The New Yorker kicked off the holiday festivities with their yet another controversial cover this week, a reminder that even if they weren't illegal immigrants, they were undocumented.
And that brings us to former House Speaker Newt Gingrich, who has unexpectedly risen to the top of the heap in the race for the Republican presidential nomination. For months, it has been a tight race between Mitt Romney and whoever is not Mitt Romney, as conservatives who just can't stomach electing a closet moderate or a Mormon seek alternatives. And one by one they've championed losers.
Well, they weren't losers to start with. Rather they seemed to possess all the qualities prized by Tea Partiers and other conservatives (starting with, "He/She's not Mitt Romney"), but then their bright start fizzled out.
We had Sarah Palin (winning point: "She thinks like me!"; fizzling point: "She is dangerously uninformed — just like me."). Then Donald Trump (winning point: "He will prove Obama is a foreign-born Muslin!"; fizzling point: "He gave up on his search for the truth on Obama!"). Then Iowa straw poll winner Michele Bachmann (winning point: "No, she's the one who thinks like me!"; fizzling point: "Ooh, look! It's Rick Perry!"), followed by Rick Perry (winning point: "He's the quintessential Texas politician"; fizzling point: "Oh, crap, he's a Texas politician"). Rick Perry crashed and burned, allowing people to notice Herman Cain (winning point: "Nine-nine-nine"; fizzling point: women he worked with telling him, "Nein! Nein! Nein!")
And that brings us to Newt Gingrich (campaign slogan that sounds cool but actually makes little sense: "Old is Newt Again!"). This guy has actually managed to make it past Mitt Romney and hover in the low thirties. Lots of conservative voters love him for his tough talk against Obama and the Democrats, but moderate Republicans are kinda sort put off by some of his old school (medieval old) views on things. For starters, the little Dickens wants to bring back child labor. Give that fourth grader a mop, there are no free riders at this school!
There actually may be lots of Republican voters who agree with this position — for others' kids, like those in poverty, because, you know, it's a lack of work ethic instilled in nine-year-olds that's the problem in the inner city, not a lack of, you know, jobs and/or safe transportation to jobs.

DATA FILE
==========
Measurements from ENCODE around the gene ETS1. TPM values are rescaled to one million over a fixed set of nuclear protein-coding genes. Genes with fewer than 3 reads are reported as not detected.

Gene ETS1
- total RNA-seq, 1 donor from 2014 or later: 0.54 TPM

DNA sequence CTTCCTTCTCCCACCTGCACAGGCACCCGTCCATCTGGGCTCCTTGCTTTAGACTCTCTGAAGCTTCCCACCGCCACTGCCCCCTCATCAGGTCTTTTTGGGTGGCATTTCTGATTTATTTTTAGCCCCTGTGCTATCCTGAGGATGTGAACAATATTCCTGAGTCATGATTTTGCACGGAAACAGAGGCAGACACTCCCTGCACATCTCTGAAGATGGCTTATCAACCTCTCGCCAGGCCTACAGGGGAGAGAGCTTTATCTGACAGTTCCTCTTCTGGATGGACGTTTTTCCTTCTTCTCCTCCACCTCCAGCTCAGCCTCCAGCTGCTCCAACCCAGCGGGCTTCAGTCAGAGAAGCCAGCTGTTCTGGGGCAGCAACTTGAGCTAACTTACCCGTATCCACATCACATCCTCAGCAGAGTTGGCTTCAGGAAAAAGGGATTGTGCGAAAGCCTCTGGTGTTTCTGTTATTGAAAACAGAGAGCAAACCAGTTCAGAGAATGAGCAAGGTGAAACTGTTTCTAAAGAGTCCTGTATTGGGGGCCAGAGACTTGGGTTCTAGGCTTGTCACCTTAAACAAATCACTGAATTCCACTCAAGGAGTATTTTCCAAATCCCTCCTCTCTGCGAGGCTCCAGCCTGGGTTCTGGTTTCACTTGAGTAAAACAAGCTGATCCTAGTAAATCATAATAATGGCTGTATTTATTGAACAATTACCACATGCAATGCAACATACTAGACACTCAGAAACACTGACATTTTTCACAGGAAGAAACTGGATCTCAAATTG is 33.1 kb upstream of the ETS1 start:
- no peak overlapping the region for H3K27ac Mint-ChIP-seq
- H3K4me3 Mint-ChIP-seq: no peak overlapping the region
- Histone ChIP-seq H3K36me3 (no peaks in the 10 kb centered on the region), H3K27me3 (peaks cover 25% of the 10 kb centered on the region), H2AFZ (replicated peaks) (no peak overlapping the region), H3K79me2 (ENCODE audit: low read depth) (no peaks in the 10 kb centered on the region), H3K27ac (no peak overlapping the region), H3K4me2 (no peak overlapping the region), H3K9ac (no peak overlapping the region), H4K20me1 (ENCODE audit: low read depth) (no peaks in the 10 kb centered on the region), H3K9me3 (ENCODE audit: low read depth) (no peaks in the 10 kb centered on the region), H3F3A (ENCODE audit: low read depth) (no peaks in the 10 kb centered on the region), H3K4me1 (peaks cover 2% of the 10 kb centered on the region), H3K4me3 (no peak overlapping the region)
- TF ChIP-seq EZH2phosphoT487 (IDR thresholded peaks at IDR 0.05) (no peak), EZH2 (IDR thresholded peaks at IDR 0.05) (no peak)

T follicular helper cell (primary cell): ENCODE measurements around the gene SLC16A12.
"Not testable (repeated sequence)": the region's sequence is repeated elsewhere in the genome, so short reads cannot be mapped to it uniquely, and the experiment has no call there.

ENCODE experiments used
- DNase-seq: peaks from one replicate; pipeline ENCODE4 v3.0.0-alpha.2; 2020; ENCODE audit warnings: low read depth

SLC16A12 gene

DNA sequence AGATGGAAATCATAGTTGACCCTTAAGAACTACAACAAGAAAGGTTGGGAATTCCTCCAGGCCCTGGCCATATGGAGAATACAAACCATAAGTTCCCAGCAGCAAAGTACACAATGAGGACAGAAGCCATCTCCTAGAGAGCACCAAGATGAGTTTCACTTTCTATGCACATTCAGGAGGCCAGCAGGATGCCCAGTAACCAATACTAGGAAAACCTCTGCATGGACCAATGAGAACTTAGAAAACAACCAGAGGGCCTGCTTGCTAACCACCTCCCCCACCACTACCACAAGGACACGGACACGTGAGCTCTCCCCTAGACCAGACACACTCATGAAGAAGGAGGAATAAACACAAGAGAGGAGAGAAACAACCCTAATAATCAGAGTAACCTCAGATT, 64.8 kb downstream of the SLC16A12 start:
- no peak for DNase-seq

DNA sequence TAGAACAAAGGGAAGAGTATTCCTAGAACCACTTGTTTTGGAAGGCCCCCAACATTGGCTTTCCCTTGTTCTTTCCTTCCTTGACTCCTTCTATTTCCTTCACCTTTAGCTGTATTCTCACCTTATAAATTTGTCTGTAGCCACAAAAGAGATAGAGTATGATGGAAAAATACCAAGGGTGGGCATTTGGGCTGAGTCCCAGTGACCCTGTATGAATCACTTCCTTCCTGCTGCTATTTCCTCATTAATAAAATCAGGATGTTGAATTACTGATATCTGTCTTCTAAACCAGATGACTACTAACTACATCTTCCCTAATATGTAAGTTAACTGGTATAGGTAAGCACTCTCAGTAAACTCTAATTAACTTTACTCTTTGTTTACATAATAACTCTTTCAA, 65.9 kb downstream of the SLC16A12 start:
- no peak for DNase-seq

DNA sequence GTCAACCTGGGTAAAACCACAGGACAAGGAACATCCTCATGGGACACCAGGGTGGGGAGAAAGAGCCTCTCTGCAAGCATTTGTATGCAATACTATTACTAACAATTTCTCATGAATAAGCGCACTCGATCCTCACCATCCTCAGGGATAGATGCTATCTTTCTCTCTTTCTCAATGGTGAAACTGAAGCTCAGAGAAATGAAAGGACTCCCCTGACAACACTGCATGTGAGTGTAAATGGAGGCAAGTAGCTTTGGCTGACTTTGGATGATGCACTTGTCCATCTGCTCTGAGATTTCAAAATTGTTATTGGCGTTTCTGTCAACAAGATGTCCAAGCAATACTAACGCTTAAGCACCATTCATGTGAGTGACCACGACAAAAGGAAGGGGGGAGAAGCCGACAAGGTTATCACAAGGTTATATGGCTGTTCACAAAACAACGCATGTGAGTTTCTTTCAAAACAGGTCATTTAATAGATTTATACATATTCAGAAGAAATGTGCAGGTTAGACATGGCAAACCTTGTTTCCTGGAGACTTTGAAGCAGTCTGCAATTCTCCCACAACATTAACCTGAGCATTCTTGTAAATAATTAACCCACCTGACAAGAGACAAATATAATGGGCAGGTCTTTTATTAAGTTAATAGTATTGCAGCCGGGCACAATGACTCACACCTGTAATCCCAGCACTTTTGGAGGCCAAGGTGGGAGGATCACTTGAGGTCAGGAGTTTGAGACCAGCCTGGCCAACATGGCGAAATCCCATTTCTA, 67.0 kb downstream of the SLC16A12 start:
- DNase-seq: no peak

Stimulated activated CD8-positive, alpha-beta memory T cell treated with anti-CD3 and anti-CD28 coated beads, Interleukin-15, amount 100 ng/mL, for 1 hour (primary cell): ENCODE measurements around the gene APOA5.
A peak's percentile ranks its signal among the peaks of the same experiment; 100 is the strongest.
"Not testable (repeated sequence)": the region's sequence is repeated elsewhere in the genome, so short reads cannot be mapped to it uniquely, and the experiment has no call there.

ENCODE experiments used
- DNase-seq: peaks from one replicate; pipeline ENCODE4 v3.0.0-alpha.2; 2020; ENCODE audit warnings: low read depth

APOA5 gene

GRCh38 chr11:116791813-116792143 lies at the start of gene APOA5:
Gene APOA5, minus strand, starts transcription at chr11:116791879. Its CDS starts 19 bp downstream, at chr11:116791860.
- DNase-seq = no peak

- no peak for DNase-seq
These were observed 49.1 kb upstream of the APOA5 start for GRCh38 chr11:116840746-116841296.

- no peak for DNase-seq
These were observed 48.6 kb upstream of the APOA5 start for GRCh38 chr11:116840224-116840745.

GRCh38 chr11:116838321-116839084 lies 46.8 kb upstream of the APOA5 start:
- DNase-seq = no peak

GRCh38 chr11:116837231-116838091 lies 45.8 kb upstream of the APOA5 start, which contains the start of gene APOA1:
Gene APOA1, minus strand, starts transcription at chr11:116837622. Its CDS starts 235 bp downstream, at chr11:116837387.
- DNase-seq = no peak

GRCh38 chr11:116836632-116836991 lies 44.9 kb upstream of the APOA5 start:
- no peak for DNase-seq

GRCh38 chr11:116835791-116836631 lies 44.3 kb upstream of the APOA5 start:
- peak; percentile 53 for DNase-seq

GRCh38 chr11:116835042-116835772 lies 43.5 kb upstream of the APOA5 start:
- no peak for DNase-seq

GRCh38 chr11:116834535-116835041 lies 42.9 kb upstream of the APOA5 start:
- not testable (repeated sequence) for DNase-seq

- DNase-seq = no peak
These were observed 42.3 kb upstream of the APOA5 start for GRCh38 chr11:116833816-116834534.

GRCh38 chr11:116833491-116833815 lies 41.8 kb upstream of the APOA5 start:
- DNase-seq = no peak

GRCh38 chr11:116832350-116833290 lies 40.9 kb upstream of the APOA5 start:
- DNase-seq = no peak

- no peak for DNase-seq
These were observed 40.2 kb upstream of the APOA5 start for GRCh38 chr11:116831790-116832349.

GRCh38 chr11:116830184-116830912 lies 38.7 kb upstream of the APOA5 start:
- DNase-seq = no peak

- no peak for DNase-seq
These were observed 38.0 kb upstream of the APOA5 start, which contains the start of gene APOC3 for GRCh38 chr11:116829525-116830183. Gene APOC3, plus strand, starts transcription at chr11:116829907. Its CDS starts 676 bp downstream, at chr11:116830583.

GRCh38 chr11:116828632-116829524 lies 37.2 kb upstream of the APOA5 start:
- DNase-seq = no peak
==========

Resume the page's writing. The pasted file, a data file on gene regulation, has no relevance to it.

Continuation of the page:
I poke fun at Gingrich (I believe his campaign should run an ad essentially saying, "With a head this big, he's gotta be smart"), but I actually think were he somehow to make it to the White House, he is someone who could actually come up with the bold-stroke plans that would put the country back on the path of fiscal responsibility in a way that preserves much of what both Republicans and Democrats want — as he and then-President Clinton did in the mid-1990s, back before Bush43 trashed the budget with his tax cuts and misguided and grossly mismanaged war in Iraq.
|Frontrunner Newt Gingrich shocks debate audience |
when he states how big his next wife's rack should be.
But what I really want to say about Gingrich — and this is where it all ties in with the theme of immigration — is that he comes up with some principled and well considered ideas that buck the rest of his party (or at least the conservative wing). And he has done this with immigration.
Last night at Republican debate #892, which was to cover foreign policy, Newt spoke out in favor of compassionately dealing with undocumented residents, an issue that helped erode Governor Perry's popularity (the governor spoke out in favor of allowing those who came to the country illegally as children to get money for college).